First, Governor Perry says “No” to over half a billion dollars meant to alleviate the pain of thousands of Texans who are caught without jobs in a dried-up job market, then the Legislature vows to step up and accept the funding. And yesterday, in a preliminary vote, it looks like the Texas Senate is going to do just that.The twelve Senate Democrats were joined by 10 of their Republican colleagues in passing the measure that would change Texas law to enable the state to accept the federal dollars.
Because when it is a choice between making thousands of lives more comfortable in these uncomfortable times, and making a petty political point, the Legislature opts for the former, and the Governor is usually a chump for the latter.
And in a fit of pique, the Governor again made a laughing stock of himself and 18% of all Texans in his veiled threat to exercise
Earlier the governor announced that he will veto any legislation that they pass to enable
This was followed close on with a House vote for a constitutional amendment that would allow legislators to return to a legislative session after it had ended for the purpose of overriding any vetoes a governor makes after the legislative session ends.
Back and forth, back and forth.
And now it appears that the legislature is upping the ante. They are voting to defund the governor’s office. From the Austin American-Statesman:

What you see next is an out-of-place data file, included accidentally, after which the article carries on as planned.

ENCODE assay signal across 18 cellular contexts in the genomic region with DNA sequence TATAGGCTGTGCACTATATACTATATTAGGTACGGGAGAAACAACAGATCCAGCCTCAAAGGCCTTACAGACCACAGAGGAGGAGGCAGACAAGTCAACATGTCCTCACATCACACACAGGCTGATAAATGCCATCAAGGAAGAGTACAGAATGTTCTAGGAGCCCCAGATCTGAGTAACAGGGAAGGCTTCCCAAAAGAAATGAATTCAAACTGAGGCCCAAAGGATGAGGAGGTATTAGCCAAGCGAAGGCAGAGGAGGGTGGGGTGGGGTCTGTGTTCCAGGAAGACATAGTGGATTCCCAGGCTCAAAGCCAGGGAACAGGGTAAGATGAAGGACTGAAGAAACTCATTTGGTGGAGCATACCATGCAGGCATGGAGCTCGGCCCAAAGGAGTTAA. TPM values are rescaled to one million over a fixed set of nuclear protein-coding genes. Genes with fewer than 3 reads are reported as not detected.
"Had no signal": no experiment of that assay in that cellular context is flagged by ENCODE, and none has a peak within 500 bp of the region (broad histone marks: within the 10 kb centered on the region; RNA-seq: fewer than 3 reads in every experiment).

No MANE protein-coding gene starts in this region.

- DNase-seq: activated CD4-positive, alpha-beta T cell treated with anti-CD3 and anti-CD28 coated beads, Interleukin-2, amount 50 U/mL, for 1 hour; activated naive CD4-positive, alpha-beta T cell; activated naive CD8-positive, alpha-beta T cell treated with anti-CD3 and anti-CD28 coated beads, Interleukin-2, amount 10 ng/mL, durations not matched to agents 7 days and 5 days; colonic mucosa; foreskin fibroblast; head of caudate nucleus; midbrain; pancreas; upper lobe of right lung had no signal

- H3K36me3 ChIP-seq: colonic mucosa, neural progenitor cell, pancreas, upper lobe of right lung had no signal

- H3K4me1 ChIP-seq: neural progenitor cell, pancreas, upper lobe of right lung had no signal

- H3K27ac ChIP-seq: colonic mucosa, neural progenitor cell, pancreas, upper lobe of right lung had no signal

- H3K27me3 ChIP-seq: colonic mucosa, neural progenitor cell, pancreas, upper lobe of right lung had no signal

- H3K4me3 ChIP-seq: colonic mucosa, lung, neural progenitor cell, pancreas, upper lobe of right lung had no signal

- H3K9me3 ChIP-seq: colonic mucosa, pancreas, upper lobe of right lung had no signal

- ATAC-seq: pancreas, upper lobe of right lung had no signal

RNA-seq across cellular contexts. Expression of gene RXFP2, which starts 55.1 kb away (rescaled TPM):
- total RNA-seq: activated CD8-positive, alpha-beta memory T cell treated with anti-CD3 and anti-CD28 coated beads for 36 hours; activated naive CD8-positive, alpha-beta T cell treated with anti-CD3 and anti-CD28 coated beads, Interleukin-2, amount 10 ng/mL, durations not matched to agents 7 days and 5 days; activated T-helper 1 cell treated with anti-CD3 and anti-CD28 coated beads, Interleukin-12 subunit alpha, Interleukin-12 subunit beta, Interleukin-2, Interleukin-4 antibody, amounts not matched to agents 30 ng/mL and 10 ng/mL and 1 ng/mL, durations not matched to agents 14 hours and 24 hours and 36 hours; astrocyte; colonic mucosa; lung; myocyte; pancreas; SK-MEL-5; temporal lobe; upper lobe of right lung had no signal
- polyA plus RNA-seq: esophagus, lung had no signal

“The House voted this afternoon to strip almost all of the money out of the budget Gov. Rick Perry uses to pay his staff and operate his office.”
“During debate over the proposed state budget for the next two years, the House voted for an amendment by Rep. Jessica Farrar, D-Houston, to move about $4 million from the governor’s office to veterans’ programs.”
“Then the House approved an amendment sponsored by Rep. John Davis, R-Houston, to more than $18 million out of the governor’s office and into mental health crisis services.“
And in one more move, after whittling more and more from the governor’s office in order to fund some really much-needed projects (implying, I guess, that the governor’s office is anything but much-needed), the legislature informed the governor that he could keep his $136 million Enterprise Fund if Texas could get that $555 million from the feds.
See what you can accomplish when bipartisanship rules the day?